Trying With Expo
By default for instance on Expo@v47.0.3 if you generate an app and try to open the dev menu this is the message you see:
And even with Hermes enabled, Expo does a nice job opening Chrome DevTools for you but while you can see logs and inspect the code source you can't profile performance.
According to Expo docs you could enable React Native Debugger with a few extra steps and have access to its network tab but that didn't seem to work with Expo@v47.0.3 - I was never able to connect to React Native Debugger.
Then I tried chrome://inspect on Android
This also didn't work, I can see console logs but I can't inspect Network nor Profile the app.
What About V8?
Next I thought I would try a different JS engine with Expo since I knew react-native-v8 has done some extra work to implement Chrome's debugging protocols.
Another interesting point was how the open debugger option on the Expo CLI did not work with V8, and I was only able to inspect the running JS by opening the developer menu and choosing the Start Remote Debugging option which opened Chrome for me.
With V8 I was able to get logs and run the performance tab, although this time chrome://inspect didn't find the running JS engine for me to inspect it - I could be doing something wrong with the ports forwarding section.
Up to this point our debug experience is still incomplete. You can get logs and step through code with Expo and Hermes but you can't profile nor see Network logs. And with react-native-v8 you can get logs, step through, and profile but you don't get Network logs.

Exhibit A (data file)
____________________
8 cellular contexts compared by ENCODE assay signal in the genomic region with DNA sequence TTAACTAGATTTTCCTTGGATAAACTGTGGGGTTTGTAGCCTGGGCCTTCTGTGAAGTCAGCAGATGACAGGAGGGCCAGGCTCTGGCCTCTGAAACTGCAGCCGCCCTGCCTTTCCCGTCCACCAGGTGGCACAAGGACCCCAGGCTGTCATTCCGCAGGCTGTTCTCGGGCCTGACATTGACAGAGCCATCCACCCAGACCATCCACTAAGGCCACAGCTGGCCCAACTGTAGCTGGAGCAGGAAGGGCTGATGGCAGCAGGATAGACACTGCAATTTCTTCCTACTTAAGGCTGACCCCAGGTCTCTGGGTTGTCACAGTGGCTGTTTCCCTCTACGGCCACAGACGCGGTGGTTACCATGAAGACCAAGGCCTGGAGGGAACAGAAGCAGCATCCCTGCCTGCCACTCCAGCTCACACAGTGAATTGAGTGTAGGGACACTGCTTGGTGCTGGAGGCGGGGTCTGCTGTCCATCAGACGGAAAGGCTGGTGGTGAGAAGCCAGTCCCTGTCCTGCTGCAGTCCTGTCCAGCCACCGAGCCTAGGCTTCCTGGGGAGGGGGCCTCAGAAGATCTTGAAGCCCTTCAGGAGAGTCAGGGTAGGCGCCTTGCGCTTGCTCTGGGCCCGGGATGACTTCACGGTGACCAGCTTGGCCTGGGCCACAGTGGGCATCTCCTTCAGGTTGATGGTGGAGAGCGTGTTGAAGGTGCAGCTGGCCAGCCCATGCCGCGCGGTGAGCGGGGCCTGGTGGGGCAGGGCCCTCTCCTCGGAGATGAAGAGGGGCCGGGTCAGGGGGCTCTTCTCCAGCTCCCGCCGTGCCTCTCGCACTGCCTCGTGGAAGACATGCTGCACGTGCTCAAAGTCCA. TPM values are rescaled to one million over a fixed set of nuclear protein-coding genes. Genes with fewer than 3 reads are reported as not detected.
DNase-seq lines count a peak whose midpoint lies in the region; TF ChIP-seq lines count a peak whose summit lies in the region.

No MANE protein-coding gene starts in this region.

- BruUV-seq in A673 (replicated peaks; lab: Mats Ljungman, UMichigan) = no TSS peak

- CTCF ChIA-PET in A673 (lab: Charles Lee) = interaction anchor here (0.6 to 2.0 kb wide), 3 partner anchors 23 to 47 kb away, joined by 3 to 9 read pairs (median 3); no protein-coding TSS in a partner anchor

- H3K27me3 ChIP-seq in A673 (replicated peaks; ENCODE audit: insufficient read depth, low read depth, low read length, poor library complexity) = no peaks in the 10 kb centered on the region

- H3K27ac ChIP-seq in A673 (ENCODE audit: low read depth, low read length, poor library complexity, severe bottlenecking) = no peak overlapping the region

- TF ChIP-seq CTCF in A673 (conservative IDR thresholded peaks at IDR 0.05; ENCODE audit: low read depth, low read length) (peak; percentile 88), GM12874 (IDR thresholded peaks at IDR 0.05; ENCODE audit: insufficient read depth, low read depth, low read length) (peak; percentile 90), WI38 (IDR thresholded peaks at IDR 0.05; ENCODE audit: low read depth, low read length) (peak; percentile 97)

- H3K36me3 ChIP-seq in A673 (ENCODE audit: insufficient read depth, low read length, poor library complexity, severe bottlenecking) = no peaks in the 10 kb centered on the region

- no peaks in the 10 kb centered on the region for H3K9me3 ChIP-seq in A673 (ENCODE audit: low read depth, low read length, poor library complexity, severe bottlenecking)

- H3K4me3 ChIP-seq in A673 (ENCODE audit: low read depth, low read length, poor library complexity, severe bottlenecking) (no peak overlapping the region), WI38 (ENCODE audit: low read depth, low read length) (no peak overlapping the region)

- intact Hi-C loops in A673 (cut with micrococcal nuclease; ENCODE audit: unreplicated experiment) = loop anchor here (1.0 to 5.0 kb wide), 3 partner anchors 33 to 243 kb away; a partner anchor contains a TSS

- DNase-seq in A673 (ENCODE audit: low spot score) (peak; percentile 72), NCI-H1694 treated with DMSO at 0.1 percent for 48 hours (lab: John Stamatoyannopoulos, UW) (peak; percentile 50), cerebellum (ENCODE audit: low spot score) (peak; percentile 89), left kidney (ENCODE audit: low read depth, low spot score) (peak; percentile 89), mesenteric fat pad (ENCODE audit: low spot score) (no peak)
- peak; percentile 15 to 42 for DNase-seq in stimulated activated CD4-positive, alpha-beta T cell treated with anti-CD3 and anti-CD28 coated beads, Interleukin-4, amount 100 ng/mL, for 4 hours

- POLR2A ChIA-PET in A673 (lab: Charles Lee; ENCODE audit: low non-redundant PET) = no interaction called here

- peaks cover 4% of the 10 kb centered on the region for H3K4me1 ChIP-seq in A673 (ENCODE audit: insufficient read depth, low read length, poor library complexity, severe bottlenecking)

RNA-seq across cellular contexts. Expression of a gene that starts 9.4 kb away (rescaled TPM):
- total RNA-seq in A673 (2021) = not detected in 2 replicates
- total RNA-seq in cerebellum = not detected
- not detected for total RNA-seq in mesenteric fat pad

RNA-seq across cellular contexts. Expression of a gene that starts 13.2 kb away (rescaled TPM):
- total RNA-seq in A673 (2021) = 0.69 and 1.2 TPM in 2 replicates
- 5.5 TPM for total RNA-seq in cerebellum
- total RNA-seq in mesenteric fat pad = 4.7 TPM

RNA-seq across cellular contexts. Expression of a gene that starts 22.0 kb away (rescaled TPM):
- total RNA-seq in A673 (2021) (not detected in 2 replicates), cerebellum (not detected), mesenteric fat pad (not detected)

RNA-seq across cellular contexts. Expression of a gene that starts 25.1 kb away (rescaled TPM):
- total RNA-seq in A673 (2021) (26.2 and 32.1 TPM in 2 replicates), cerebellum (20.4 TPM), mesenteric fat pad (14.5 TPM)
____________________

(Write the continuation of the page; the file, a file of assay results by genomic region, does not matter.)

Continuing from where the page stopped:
In its documentation it did mention that you would be able to inspect Network tabs with React Native Debugger but as you noted above we couldn't find a way to figure that out.
Lastly, we know we could use Flipper’s network extension. But Expo doesn’t come with Flipper installed in its default template. After following Expo's documentation on enabling Flipper. Side note, I had to create an Expo account to use their Expo Application Service and make a developer build for Android to finally build Android with the Flipper native module then install the APK locally which allowed me to run Expo dev.
Flipper + React Native V8
Finally, I was able to see Network logs on Flipper, on this attempt I was using react-native-v8.
The above was a pleasant surprise - I was not expecting to see Hermes Debugger's tab work with react-native-v8.
Flipper + Hermes
Using Flipper's Hermes Debugger panel we were also able to profile the app:
Rant: Flipper Network Plugin's Shortcoming
Flipper's Network plugin lacks a network waterfall view similar to Chrome's. This for me has been the second feature I use the most in Chrome's network tab after simple request inspection. Over the years, while fine tuning apps for performance, one thing that has come up over and over is the latency implications caused by a network request waterfall. Without this feature, finding this undesired behavior of network waterfall becomes much harder.
Concluding Debugging with Expo
In order to fulfill all debugging requirements that include the ability to: log; inspect code source and step-through with breakpoints; take memory snapshots; profile CPU; and inspect Network, you have to use Expo's EAS service to create a development build and enable the ability to use Flipper else you will find yourself with a limited debugging experience.
Note, Expo 47 will be shipped with support for the Hermes inspector allowing you profile, snapshot memory, and use that integrated Chrome inspector that comes with Flipper. This means it will only miss a proper way to inspect the Network.
Next: Trying with Bare React Native
Next post we will explore how using a Bare React Native Template without Expo differ's in the development experience.